Today, I was invited back to screen print for Wimbledon. After discussions with David, we thought an additional feature to the game box would be to have the false bottom/tray to include a representation line drawing to show players the location of each of the blocks within this puzzle concept. In terms of production, this is quite simple—I just take the line drawing I’ve referenced for creation of the CNC blocks, clean up the lines, then send this file to the screen print technician, Charlotte.
I sent her a few variations of the lines at 1mm thickness, 2.5mm, and 5mm. I don’t know how receptive the screen is to thin lines, so I gave this range to Charlotte. In the end, we only used the 1mm and 2.5mm, as the 5mm was too thick of a stroke.
To me, most of the prints turned out really well. Charlotte was concerned that lines would be translucent, but this wasn’t an issue. The only dilemma, however, was that prior to our session, I cut each card or foam stock down exactly to the size of the puzzle concept. This made printing difficult, as the material could be printed at an angle, or cut off some the design. I had to quickly rush off to Wimbledon’s art shop to purchase some more foam material, cutting this again to allow for some excess material on all sides.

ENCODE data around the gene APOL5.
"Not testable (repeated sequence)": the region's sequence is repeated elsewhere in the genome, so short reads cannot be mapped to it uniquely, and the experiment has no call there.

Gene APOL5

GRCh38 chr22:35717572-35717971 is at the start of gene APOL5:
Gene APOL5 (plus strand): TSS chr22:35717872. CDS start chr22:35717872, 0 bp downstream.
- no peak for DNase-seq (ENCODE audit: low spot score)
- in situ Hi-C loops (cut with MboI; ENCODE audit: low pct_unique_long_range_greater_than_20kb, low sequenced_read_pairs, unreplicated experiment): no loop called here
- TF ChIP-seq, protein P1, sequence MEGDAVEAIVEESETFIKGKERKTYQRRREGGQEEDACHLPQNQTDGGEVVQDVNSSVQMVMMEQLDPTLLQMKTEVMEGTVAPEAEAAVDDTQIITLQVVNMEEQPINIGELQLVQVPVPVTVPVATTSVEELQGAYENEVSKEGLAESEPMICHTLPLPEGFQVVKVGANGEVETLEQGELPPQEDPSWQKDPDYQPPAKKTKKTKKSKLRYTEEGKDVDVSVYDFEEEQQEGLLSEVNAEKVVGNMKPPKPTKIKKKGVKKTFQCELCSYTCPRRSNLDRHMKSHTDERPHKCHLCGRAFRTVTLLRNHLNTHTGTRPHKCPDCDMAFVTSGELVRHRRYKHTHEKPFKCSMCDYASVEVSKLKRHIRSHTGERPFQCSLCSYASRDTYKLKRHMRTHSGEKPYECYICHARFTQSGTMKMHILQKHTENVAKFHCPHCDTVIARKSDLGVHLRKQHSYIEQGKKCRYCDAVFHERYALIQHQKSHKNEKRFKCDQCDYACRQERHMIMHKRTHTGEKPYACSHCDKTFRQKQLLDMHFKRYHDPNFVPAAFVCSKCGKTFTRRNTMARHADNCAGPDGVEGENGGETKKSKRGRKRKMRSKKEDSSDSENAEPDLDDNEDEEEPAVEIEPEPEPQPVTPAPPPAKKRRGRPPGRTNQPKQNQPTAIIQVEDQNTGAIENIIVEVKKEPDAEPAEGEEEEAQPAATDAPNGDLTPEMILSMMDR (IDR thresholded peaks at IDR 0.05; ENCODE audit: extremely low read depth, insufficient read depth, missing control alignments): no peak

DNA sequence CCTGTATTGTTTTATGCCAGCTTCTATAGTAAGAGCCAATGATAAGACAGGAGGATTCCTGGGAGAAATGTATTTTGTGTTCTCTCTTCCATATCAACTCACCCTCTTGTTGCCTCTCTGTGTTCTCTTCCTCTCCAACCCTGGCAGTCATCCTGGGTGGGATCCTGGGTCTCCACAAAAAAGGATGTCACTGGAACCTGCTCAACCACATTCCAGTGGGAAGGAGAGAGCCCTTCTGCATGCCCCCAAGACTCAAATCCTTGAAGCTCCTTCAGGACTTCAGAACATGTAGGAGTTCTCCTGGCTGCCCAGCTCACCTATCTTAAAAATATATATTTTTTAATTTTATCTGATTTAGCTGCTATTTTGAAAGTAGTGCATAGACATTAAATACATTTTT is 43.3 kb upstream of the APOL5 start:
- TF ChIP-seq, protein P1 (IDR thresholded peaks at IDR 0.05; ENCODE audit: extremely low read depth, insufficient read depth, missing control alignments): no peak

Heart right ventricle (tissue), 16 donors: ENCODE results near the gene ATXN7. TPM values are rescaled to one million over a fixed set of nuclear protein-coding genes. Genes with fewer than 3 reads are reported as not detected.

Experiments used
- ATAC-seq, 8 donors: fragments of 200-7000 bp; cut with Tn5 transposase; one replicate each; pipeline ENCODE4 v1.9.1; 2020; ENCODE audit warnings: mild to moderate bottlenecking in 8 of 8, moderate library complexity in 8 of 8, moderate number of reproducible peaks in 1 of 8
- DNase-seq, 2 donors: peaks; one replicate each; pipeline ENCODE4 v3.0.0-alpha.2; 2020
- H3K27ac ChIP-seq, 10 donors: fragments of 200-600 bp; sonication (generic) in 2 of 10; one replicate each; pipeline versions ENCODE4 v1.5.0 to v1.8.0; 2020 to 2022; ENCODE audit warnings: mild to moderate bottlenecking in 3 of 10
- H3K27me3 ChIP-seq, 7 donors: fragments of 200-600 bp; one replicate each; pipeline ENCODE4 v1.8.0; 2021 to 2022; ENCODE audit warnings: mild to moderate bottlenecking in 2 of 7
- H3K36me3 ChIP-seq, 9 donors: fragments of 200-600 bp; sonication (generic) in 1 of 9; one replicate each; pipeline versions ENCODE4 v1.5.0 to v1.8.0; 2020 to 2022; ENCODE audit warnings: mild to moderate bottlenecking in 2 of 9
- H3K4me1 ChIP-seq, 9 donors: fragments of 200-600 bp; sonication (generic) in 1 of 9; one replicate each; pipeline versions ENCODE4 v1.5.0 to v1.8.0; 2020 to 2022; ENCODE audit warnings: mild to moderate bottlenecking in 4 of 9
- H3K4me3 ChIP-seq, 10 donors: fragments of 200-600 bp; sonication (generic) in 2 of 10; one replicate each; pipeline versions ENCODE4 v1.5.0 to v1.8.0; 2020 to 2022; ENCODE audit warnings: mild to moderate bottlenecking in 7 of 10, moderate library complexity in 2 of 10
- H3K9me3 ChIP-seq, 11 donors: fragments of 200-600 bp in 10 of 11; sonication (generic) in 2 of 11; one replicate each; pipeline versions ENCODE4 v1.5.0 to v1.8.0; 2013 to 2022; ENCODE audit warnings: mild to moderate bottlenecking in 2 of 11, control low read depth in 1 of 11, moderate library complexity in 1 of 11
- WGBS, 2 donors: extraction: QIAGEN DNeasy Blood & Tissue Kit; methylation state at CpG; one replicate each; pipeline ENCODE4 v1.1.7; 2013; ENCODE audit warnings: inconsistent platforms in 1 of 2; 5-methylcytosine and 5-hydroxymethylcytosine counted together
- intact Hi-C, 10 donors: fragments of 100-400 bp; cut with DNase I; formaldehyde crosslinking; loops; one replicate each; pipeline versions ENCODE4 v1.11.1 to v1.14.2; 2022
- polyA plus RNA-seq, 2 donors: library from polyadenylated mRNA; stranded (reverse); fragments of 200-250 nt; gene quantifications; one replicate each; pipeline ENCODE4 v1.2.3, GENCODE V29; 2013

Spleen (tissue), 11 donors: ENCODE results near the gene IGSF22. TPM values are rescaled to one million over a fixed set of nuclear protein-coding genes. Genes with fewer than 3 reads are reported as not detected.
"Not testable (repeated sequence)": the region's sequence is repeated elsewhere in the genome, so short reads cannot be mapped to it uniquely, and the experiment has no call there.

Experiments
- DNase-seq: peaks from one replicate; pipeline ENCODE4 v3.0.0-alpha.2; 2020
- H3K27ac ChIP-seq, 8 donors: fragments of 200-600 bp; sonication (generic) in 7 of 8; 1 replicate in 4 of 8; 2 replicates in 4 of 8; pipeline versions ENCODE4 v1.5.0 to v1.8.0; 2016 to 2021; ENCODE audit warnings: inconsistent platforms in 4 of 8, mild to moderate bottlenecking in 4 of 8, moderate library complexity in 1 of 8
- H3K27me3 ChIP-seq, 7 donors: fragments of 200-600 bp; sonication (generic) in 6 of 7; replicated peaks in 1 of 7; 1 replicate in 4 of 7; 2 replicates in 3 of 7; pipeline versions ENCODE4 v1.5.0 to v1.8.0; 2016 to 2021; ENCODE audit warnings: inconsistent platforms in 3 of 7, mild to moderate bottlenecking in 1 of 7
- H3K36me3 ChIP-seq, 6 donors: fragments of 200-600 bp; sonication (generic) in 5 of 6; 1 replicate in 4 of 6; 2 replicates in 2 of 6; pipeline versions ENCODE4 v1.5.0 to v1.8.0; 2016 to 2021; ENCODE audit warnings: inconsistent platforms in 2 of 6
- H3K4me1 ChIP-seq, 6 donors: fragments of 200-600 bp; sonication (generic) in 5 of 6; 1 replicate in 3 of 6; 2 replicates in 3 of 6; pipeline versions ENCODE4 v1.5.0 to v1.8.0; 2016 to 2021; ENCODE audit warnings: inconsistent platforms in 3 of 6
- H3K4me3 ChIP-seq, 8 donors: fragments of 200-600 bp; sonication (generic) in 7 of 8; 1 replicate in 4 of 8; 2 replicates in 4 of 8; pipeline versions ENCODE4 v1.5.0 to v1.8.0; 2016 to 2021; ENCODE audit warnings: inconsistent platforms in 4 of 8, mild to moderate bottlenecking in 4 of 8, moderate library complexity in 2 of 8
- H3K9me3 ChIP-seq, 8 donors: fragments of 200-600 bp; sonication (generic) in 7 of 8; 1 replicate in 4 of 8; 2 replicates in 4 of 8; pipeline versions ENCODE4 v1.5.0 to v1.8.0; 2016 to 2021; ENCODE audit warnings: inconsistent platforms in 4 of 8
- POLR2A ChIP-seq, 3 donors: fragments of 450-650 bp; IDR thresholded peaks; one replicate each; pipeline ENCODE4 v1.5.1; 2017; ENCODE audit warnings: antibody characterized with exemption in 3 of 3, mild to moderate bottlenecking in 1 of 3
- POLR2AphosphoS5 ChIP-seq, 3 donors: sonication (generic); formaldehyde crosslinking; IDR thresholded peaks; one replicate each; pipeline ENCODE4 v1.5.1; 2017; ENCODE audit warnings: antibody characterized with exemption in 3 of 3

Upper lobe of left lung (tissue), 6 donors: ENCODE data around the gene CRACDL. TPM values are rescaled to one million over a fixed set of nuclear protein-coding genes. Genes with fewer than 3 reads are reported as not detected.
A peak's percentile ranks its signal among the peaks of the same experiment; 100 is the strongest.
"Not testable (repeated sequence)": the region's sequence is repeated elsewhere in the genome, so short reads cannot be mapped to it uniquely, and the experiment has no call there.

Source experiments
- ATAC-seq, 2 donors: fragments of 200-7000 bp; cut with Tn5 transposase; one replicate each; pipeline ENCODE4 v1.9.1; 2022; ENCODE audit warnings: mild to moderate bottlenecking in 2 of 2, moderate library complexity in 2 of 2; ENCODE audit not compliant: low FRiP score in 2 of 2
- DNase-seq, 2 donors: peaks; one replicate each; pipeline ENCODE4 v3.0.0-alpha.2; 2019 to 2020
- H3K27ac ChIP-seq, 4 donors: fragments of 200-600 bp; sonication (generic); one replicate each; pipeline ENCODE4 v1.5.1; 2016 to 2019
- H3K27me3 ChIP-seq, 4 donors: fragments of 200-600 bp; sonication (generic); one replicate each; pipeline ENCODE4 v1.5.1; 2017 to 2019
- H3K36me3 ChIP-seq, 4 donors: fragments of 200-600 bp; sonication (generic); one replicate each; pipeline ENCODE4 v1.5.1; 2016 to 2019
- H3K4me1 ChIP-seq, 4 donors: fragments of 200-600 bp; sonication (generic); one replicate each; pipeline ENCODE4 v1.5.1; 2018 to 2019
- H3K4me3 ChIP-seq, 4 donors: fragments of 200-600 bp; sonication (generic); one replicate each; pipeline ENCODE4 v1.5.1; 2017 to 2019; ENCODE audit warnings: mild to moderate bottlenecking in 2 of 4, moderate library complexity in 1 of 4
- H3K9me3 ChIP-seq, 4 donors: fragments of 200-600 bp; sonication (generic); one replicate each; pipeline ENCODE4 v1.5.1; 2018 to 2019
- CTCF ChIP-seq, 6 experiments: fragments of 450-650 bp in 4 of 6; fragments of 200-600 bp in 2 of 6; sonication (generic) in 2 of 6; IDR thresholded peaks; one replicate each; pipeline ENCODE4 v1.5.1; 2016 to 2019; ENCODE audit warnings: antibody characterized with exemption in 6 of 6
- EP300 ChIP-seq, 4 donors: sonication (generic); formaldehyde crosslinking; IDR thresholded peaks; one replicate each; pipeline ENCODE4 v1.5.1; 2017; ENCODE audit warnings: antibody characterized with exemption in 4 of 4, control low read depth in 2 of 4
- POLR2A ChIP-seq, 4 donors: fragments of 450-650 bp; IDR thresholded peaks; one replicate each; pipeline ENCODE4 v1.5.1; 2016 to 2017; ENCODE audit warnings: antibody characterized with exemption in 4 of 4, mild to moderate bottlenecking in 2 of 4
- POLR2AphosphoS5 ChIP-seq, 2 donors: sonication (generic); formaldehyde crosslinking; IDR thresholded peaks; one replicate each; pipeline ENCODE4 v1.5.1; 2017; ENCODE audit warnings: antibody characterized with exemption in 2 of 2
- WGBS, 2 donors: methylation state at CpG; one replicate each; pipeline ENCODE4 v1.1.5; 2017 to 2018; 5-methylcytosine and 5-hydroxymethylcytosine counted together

I realised that soon after this session, however, cutting this excess with a scalpel, especially with foam material, leaves a horrible serrated edge. I already booked a session with Isabelle in the afternoon, so I brought the tray material with me to cut the sides, as well as cut a circle roughly in the middle of the tray, to allow a player’s finger to pass through and lift the tray.
The moment of truth, at the end of the day!